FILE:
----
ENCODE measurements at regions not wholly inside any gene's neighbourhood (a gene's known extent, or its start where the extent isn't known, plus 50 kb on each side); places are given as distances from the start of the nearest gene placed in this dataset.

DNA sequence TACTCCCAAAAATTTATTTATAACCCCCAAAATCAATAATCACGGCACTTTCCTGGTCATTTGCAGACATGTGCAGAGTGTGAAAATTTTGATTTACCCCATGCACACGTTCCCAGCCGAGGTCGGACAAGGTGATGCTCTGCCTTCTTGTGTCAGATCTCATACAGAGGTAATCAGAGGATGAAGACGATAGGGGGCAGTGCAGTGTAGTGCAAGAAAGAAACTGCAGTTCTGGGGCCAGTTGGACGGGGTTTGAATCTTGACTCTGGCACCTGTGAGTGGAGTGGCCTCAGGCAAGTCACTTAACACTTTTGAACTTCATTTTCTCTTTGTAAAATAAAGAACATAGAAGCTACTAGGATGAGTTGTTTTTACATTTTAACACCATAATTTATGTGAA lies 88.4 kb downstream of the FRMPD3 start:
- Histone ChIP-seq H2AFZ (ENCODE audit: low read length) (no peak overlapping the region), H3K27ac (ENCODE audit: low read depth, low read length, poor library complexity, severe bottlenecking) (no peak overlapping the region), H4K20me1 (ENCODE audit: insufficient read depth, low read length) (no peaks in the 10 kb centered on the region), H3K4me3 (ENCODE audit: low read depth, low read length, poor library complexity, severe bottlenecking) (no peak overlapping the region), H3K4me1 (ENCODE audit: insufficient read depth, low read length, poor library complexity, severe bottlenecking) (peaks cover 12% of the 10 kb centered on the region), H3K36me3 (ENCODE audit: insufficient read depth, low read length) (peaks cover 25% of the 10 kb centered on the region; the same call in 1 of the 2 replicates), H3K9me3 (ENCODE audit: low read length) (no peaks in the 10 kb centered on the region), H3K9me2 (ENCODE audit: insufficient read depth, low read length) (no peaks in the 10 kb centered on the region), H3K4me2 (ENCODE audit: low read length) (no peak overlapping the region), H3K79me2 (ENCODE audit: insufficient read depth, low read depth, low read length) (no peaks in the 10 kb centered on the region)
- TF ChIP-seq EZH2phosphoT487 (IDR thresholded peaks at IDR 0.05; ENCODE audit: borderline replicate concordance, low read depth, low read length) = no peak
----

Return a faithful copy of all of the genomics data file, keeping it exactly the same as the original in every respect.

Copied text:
ENCODE measurements at regions not wholly inside any gene's neighbourhood (a gene's known extent, or its start where the extent isn't known, plus 50 kb on each side); places are given as distances from the start of the nearest gene placed in this dataset.

DNA sequence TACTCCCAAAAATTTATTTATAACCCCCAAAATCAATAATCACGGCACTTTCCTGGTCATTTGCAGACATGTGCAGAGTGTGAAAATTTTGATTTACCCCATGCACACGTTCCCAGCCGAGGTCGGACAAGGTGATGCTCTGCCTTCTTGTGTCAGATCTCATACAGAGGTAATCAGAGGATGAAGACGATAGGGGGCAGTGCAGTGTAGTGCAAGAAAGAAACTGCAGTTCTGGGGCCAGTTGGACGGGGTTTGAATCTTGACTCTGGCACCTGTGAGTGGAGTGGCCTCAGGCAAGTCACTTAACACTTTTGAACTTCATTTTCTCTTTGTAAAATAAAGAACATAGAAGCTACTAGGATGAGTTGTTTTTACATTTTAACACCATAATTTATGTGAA lies 88.4 kb downstream of the FRMPD3 start:
- Histone ChIP-seq H2AFZ (ENCODE audit: low read length) (no peak overlapping the region), H3K27ac (ENCODE audit: low read depth, low read length, poor library complexity, severe bottlenecking) (no peak overlapping the region), H4K20me1 (ENCODE audit: insufficient read depth, low read length) (no peaks in the 10 kb centered on the region), H3K4me3 (ENCODE audit: low read depth, low read length, poor library complexity, severe bottlenecking) (no peak overlapping the region), H3K4me1 (ENCODE audit: insufficient read depth, low read length, poor library complexity, severe bottlenecking) (peaks cover 12% of the 10 kb centered on the region), H3K36me3 (ENCODE audit: insufficient read depth, low read length) (peaks cover 25% of the 10 kb centered on the region; the same call in 1 of the 2 replicates), H3K9me3 (ENCODE audit: low read length) (no peaks in the 10 kb centered on the region), H3K9me2 (ENCODE audit: insufficient read depth, low read length) (no peaks in the 10 kb centered on the region), H3K4me2 (ENCODE audit: low read length) (no peak overlapping the region), H3K79me2 (ENCODE audit: insufficient read depth, low read depth, low read length) (no peaks in the 10 kb centered on the region)
- TF ChIP-seq EZH2phosphoT487 (IDR thresholded peaks at IDR 0.05; ENCODE audit: borderline replicate concordance, low read depth, low read length) = no peak